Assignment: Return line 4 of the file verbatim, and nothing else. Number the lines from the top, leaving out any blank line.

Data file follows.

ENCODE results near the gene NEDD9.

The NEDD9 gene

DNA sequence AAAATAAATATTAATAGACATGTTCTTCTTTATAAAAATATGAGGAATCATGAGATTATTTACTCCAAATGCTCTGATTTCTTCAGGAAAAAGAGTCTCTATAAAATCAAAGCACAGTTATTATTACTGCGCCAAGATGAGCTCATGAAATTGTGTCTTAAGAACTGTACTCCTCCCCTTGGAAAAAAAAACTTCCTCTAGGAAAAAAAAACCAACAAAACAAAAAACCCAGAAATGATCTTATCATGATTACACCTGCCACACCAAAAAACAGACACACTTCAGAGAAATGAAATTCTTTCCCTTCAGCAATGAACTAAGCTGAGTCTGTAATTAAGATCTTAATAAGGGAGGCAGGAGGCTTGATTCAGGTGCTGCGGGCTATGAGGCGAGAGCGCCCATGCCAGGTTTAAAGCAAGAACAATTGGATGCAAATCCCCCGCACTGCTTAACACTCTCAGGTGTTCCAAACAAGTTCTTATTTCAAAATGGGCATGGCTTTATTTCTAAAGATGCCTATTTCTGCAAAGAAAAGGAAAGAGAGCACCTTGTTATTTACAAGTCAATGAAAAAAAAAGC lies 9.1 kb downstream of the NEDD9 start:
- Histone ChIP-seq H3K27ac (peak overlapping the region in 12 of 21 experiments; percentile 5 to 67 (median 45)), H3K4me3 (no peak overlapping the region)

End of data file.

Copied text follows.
- Histone ChIP-seq H3K27ac (peak overlapping the region in 12 of 21 experiments; percentile 5 to 67 (median 45)), H3K4me3 (no peak overlapping the region)